Macrophages play a key role in host defenses against invading micro-organisms. In response to pathogens, macrophages migrate along the chemokine gradient toward the infected tissue and finally engulf the pathogens by phagocytosis [28]. However, inappropriate recruitment and infiltration of the infected tissues may subsequently induce multiple sclerosis. Thus, drugs preventing macrophage invasion by interfering with chemokines secretion and subsequently evoking chemotactic migration may serve as potential agents to interrupt the inflammatory pathogenesis after severe viral infection. Here we report that ER (the ethanol extract of E. rutaecarpa) was able to inhibit RANTES-induced chemotactic migration of macrophages. Indeed, inhibition was not only observed with RANTES-induced migration. Our result indicated that ER also inhibited cell migration in response to MCP-1, although with less effectiveness (I : 79.2 ± 8.4 versus 235.1 ± 11.6  g ml ). Data from the present study and our previous publications [21] all indicated that the dose response for chemokines-induced cell migration was bell shaped because more higher concentrations of chemokines did not result in further increase in migrated cell numbers. Such bell-shaped cell migration response was also observed in other studies [29, 30].

Because ER inhibited not only RANTES-induced cell migration but also MCP-1-induced cell migration, it may be postulated that ER may act as a broad inhibitor to abrogate inflammatory processes attributed to chemokine/cytokine dysregulation. To evaluate whether the anti-migration effect of ER was correlated with the three major bioactive components, their effects on both RANTES- and MCP-1-stimulated chemotactic migration in macrophages were also determined. Our results indicated that Evo was consistently the most potent agent among these components responsible for the ER's anti-migration effect and that Rut was accountable for such inhibition by ER too. It is reasonable that such activity contributed to the anti-migrating effect by Evo and Rut toward RANTES and MCP-1, respectively. We found that DeHE was the least potent drug throughout the experiment. Ogasawara et al. reported that Evo has remarkable inhibitory activity against hepatocyte growth factor (HGF)-induced migration of tumor cells (colon 26-L5 carcinoma, B16-F10 melanoma and Lewis lung carcinoma) [2133]. Recently, Heo et al. examined the inhibitory effect of Evo and Rut on LIGHT-induced migration in human monocytes, THP-1. They found that Evo and Rut can inhibit LIGHT-induced migration by decreasing the expression of CCR1 and CCR2, two chemokine receptors that recognize RANTES and MCP-1, respectively [34]. We suggested the action site for DeHE, Evo and Rut may target inside the cell. To interrupt intracellular signal transductions mediating chemokine production, chemokine receptor expression or consequent cell migration, these compounds have to penetrate the cell membrane. According to the dissolved characteristic, Evo and Rut are lipophilic but DeHE is relatively more hydrophilic. This means DeHe has more difficultly penetrating the cell.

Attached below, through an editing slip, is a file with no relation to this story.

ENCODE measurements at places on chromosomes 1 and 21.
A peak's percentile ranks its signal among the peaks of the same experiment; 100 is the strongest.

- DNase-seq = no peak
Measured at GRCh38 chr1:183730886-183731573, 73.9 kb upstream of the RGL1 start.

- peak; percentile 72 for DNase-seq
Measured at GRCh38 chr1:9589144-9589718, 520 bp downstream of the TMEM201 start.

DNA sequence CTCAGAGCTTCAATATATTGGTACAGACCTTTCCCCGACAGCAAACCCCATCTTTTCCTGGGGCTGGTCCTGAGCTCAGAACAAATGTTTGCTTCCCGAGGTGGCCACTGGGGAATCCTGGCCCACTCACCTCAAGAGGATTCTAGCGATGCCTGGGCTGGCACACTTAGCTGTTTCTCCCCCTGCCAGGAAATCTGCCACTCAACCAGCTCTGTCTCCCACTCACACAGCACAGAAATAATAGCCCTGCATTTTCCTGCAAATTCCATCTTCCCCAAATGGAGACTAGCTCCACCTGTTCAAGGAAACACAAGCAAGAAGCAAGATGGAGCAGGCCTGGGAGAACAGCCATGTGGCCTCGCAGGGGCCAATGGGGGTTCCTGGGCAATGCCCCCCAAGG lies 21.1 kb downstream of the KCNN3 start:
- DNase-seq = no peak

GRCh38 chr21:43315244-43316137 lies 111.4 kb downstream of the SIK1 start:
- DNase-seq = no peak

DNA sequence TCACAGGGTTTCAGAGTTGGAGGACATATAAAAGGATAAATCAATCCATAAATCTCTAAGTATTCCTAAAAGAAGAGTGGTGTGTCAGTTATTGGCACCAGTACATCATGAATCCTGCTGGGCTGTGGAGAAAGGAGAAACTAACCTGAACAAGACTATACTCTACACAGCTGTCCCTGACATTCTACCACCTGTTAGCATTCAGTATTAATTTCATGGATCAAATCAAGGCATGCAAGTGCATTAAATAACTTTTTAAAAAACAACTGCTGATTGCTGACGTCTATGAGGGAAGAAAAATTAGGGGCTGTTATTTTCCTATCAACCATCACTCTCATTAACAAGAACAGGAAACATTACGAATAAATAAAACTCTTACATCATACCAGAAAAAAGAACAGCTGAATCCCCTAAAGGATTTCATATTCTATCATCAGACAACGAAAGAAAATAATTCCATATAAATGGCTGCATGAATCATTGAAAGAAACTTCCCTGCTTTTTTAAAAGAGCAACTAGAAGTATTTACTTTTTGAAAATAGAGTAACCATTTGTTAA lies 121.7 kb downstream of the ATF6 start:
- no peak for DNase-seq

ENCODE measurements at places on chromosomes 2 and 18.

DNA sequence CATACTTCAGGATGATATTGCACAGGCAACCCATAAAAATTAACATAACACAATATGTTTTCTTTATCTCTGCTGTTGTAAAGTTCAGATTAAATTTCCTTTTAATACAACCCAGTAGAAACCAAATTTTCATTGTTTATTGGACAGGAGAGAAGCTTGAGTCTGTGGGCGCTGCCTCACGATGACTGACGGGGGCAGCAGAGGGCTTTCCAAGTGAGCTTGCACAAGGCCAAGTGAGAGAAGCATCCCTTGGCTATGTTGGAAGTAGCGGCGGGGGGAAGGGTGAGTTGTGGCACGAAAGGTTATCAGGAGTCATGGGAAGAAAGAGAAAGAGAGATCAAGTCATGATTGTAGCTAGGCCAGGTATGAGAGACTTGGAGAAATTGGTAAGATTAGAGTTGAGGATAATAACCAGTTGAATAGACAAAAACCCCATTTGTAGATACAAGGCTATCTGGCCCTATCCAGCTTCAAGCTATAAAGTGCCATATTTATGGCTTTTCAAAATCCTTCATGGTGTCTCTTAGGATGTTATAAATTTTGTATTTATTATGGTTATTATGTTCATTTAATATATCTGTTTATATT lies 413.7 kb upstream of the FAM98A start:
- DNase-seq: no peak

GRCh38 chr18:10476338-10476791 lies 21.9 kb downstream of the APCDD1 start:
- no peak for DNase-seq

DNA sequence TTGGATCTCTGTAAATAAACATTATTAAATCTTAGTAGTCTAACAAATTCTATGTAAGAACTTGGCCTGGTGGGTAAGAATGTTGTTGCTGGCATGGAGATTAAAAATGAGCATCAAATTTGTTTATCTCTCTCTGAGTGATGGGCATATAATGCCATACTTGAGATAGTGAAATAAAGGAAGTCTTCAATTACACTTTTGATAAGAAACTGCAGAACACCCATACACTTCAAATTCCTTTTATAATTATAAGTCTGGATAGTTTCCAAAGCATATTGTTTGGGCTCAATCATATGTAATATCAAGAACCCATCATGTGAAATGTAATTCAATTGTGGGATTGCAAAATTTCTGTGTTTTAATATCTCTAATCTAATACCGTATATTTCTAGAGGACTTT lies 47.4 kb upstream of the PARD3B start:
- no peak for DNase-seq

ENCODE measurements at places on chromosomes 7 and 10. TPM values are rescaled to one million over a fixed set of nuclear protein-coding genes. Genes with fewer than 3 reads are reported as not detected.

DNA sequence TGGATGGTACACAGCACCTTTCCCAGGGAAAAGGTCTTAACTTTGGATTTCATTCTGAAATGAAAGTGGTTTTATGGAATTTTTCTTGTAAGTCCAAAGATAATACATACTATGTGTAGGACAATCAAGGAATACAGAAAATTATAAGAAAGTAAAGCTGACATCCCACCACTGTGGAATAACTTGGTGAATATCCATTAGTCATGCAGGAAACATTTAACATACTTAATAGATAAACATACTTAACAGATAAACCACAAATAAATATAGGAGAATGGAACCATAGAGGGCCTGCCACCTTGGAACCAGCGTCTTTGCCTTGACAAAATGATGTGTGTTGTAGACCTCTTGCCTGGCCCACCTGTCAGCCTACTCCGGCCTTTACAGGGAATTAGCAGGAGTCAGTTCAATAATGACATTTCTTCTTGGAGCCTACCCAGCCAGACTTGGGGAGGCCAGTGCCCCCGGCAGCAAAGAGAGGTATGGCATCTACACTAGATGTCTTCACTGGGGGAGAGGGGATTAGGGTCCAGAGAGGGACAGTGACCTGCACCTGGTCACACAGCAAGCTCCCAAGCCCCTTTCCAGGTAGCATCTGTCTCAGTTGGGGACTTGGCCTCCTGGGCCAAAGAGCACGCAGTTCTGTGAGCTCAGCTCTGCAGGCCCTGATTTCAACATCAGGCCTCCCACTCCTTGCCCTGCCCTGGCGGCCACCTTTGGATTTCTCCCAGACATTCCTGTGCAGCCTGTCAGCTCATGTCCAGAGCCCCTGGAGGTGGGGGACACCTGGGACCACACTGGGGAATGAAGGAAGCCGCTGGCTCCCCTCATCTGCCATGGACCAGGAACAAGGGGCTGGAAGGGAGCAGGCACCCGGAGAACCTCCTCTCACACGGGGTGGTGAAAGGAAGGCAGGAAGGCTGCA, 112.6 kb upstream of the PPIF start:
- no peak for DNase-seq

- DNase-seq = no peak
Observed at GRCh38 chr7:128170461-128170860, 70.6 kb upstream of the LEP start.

In conclusion, the anti-inflammatory properties of the ER could be due, at least in part, to the different potentials of its three major alkaloids (DeHE, Evo and Rut) in inhibiting chemokines production and/or chemotactic migration, although we did not examine the action mechanism about how DeHE, Evo and Rut repressed chemokines production and cell migration in detail. Based on our results and other's findings, we suggested that the possible action sites for these compounds may target inside the cell as showed in Figures 6 and 7, respectively. Our results indicated that E. rutaecarpa possesses therapeutic potential through its capacity to abrogate chemokines secretion and limit the infiltration of immune cells into infective sites. This may impede the progression and aggravation of inflammation given the migration of immune cells plays an important role in the outcome of lung infiltration and fibrosis. This is the first report offering the possibility of using this botanical extract or a biomimetic mixture of quinazoline alkaloids (especially Evo and Rut) to act synergistically to ameliorate chronic inflammatory conditions following H1N1 infection.


Grant NRICM-98-DBCMR from the National Research Institute of Chinese Medicine (to W.F.C.).


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Copyright © 2011 Wen-Fei Chiou et al. This is an open access article distributed under the Creative Commons Attribution License, which permits unrestricted use, distribution, and reproduction in any medium, provided the original work is properly cited.